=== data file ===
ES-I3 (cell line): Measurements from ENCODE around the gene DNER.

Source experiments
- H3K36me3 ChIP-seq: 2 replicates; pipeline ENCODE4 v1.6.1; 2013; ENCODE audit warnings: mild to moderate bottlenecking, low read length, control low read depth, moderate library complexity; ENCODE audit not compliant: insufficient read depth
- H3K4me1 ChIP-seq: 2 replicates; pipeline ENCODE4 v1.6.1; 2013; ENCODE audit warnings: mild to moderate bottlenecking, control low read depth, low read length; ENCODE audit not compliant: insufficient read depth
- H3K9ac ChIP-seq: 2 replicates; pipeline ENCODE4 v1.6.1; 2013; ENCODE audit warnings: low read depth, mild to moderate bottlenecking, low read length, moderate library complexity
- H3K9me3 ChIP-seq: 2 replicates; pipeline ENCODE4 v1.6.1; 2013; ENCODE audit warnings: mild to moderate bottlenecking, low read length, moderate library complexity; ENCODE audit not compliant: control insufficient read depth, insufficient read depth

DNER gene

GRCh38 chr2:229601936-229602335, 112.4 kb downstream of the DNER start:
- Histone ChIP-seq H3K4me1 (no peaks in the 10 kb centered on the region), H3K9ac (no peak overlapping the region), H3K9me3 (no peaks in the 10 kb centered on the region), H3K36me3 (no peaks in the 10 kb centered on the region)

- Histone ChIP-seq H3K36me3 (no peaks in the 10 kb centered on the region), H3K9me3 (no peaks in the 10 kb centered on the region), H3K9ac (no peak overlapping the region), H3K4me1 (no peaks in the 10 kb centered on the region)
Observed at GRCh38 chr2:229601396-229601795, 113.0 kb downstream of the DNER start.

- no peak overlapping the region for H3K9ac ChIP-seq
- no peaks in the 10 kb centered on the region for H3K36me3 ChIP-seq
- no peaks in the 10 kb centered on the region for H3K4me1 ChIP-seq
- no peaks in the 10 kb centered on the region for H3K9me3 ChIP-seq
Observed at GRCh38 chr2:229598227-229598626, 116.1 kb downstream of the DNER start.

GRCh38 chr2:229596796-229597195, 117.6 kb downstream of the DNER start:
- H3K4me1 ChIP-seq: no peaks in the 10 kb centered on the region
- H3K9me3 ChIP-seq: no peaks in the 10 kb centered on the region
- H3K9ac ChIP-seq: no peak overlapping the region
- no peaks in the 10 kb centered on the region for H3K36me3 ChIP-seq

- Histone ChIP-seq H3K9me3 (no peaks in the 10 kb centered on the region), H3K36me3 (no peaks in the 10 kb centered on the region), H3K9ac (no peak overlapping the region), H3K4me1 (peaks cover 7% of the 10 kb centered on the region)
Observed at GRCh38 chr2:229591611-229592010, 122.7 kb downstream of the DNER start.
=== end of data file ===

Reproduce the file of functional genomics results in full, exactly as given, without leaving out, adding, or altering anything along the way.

ES-I3 (cell line): Measurements from ENCODE around the gene DNER.

Source experiments
- H3K36me3 ChIP-seq: 2 replicates; pipeline ENCODE4 v1.6.1; 2013; ENCODE audit warnings: mild to moderate bottlenecking, low read length, control low read depth, moderate library complexity; ENCODE audit not compliant: insufficient read depth
- H3K4me1 ChIP-seq: 2 replicates; pipeline ENCODE4 v1.6.1; 2013; ENCODE audit warnings: mild to moderate bottlenecking, control low read depth, low read length; ENCODE audit not compliant: insufficient read depth
- H3K9ac ChIP-seq: 2 replicates; pipeline ENCODE4 v1.6.1; 2013; ENCODE audit warnings: low read depth, mild to moderate bottlenecking, low read length, moderate library complexity
- H3K9me3 ChIP-seq: 2 replicates; pipeline ENCODE4 v1.6.1; 2013; ENCODE audit warnings: mild to moderate bottlenecking, low read length, moderate library complexity; ENCODE audit not compliant: control insufficient read depth, insufficient read depth

DNER gene

GRCh38 chr2:229601936-229602335, 112.4 kb downstream of the DNER start:
- Histone ChIP-seq H3K4me1 (no peaks in the 10 kb centered on the region), H3K9ac (no peak overlapping the region), H3K9me3 (no peaks in the 10 kb centered on the region), H3K36me3 (no peaks in the 10 kb centered on the region)

- Histone ChIP-seq H3K36me3 (no peaks in the 10 kb centered on the region), H3K9me3 (no peaks in the 10 kb centered on the region), H3K9ac (no peak overlapping the region), H3K4me1 (no peaks in the 10 kb centered on the region)
Observed at GRCh38 chr2:229601396-229601795, 113.0 kb downstream of the DNER start.

- no peak overlapping the region for H3K9ac ChIP-seq
- no peaks in the 10 kb centered on the region for H3K36me3 ChIP-seq
- no peaks in the 10 kb centered on the region for H3K4me1 ChIP-seq
- no peaks in the 10 kb centered on the region for H3K9me3 ChIP-seq
Observed at GRCh38 chr2:229598227-229598626, 116.1 kb downstream of the DNER start.

GRCh38 chr2:229596796-229597195, 117.6 kb downstream of the DNER start:
- H3K4me1 ChIP-seq: no peaks in the 10 kb centered on the region
- H3K9me3 ChIP-seq: no peaks in the 10 kb centered on the region
- H3K9ac ChIP-seq: no peak overlapping the region
- no peaks in the 10 kb centered on the region for H3K36me3 ChIP-seq

- Histone ChIP-seq H3K9me3 (no peaks in the 10 kb centered on the region), H3K36me3 (no peaks in the 10 kb centered on the region), H3K9ac (no peak overlapping the region), H3K4me1 (peaks cover 7% of the 10 kb centered on the region)
Observed at GRCh38 chr2:229591611-229592010, 122.7 kb downstream of the DNER start.